A few more examples will be given here on the health effects of radiation due to nuclear weapons...14 Bq per year. The health effects of depleted uranium munitions are also serious, and are likely due to radiatio...

Eiichiro Ochiai

2014-01-01T23:59:59.000Z

209

Effects of Depleted Uranium on Soil Microbial Activity: A Bioassay Approach Using 14C-labeled Glucose  

Science Journals Connector (OSTI)

The short and long term influence of depleted uranium (DU) on soil microbial populations remains...14C-labeled glucose. Two soils of contrasting texture (Eurtic cambisol and Haplic podzol) were amended with incre...

Rizwan Ahmad; David L. Jones

2010-01-01T23:59:59.000Z

210

Physicochemical characterisation of depleted uranium (DU) particles at a UK firing test range  

Science Journals Connector (OSTI)

Depleted uranium (DU) particles were isolated from soils at Eskmeals, UK, where DU munitions have been tested against hard targets and unfired DU buried in soils for corrosion studies. Using electron microscopy and X-ray analyses, three classes of particles were identified: (1) DU aerosols and fragments, typically 1–20 ?m diameter, composed mainly of uranium as UO2 and U3O8, (2) solidified molten particles, typically 200–500 ?m diameter, composed of U, mixed with Fe from target materials and (3) deposits and coatings, often of metaschoepite on sand grains up to 500 ?m diameter. The first two particle types are derived from firing impacts, the last from corrosion of buried uranium metal. Alpha and mass spectrometry allowed quantitative elemental and isotopic characterisation of DU-containing particulate environmental samples.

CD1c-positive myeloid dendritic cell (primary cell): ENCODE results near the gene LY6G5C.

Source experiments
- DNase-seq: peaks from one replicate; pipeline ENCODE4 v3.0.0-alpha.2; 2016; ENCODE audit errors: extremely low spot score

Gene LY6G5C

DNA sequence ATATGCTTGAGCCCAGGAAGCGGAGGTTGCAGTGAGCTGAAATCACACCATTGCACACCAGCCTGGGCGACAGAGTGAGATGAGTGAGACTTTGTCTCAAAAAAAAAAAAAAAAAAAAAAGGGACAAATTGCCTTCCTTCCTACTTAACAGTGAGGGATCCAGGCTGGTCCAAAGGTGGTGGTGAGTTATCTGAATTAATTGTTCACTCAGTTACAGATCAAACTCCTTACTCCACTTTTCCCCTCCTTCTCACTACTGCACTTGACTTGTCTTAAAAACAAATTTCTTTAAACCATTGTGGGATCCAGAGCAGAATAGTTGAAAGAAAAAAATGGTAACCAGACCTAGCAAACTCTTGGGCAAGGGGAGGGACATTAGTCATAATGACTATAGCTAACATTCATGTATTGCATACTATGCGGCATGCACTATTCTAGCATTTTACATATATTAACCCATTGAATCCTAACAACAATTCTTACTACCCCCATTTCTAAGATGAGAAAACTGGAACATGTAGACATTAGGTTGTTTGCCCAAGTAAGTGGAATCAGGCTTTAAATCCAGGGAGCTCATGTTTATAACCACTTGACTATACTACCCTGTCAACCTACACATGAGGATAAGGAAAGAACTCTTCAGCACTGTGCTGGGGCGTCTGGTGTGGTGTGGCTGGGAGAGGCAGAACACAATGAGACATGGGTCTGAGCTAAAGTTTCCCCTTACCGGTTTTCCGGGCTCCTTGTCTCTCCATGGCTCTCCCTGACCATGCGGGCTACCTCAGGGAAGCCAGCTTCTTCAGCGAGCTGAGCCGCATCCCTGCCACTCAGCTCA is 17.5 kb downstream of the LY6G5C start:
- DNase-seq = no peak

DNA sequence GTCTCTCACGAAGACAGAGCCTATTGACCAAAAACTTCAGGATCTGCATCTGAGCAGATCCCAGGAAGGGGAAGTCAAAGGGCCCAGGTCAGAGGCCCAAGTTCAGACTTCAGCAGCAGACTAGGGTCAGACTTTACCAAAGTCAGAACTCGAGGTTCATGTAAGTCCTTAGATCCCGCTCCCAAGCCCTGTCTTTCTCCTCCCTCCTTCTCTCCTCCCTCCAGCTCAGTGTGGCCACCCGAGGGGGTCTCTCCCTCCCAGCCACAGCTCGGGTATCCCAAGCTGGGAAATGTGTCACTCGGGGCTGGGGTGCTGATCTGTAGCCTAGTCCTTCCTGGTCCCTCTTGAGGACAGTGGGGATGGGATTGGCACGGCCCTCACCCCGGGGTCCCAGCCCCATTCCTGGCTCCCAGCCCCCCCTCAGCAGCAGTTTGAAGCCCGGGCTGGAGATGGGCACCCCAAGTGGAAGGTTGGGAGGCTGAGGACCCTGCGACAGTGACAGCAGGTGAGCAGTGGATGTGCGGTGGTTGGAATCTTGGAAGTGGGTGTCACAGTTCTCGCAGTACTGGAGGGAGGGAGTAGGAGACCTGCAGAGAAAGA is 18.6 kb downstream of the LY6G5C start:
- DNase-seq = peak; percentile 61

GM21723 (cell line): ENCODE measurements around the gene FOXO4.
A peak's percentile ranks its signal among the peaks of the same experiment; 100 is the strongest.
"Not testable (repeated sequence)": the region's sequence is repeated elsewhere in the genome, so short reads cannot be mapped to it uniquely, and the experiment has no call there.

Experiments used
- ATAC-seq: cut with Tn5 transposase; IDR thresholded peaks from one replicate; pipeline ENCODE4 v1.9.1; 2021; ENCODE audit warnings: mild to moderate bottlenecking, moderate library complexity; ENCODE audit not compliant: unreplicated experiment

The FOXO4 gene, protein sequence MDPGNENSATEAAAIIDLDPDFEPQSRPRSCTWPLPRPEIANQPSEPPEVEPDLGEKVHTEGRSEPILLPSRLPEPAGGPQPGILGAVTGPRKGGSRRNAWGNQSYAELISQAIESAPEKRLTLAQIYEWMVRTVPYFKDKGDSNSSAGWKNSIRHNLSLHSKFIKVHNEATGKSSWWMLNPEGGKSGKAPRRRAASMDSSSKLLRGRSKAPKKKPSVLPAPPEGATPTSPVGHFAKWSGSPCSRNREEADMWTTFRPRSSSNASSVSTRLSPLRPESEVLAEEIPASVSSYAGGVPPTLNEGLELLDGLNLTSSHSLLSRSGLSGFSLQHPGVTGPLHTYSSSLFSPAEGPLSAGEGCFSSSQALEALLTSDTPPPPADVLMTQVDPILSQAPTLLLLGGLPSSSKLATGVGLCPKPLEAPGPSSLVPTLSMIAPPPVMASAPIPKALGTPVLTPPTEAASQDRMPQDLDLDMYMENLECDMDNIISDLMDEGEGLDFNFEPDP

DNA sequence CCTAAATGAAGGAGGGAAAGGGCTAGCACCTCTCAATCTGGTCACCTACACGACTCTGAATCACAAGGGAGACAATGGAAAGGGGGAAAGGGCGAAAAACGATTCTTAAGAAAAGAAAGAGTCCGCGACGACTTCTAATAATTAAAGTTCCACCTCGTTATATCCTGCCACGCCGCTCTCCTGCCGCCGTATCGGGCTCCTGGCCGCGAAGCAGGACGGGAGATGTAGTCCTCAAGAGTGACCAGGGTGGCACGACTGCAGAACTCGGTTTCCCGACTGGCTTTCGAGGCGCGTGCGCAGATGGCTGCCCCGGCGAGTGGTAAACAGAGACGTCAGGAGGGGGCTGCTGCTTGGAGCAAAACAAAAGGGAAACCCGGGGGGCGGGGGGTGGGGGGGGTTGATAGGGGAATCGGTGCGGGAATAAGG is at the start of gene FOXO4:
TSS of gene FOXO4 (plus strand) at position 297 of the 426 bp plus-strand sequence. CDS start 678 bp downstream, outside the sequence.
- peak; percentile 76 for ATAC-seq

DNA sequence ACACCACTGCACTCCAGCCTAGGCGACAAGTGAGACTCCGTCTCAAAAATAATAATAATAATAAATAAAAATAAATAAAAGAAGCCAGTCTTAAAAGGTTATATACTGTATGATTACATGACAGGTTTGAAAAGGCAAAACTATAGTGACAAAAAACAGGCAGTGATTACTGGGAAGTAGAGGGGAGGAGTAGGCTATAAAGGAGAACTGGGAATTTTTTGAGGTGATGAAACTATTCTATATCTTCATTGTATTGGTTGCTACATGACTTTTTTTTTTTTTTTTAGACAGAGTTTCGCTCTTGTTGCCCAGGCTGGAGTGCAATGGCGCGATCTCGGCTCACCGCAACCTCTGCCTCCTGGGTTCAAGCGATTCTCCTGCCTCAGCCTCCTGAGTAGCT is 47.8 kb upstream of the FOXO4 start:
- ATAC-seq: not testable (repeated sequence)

Mustafa Sajih; Francis R. Livens; Rebeca Alvarez; Mathew Morgan

2010-01-01T23:59:59.000Z

211

Measuring Aerosols Generated Inside Armoured Vehicles Perforated by Depleted Uranium Ammunition  

SciTech Connect (OSTI)